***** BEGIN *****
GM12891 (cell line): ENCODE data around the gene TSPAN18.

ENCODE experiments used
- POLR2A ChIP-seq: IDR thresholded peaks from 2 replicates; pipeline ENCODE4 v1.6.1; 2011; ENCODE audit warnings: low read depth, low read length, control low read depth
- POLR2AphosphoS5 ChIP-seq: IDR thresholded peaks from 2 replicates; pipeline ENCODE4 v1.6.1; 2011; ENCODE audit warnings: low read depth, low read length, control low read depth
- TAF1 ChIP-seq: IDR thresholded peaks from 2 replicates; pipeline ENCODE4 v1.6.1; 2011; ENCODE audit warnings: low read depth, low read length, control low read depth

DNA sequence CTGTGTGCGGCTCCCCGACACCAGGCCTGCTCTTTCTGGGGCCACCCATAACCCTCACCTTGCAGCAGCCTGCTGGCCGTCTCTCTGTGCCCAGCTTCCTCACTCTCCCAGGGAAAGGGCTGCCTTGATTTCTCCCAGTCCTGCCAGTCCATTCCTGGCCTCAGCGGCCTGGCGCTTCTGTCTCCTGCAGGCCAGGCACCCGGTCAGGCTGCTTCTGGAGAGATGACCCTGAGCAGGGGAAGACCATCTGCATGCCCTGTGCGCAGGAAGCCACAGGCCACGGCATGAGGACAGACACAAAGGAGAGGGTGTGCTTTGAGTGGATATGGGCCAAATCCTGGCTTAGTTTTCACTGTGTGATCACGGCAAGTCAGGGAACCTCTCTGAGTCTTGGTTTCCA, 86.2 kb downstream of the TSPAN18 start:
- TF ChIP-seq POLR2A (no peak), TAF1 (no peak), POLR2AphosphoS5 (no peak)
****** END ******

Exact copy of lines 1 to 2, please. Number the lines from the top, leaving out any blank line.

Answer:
GM12891 (cell line): ENCODE data around the gene TSPAN18.

ENCODE experiments used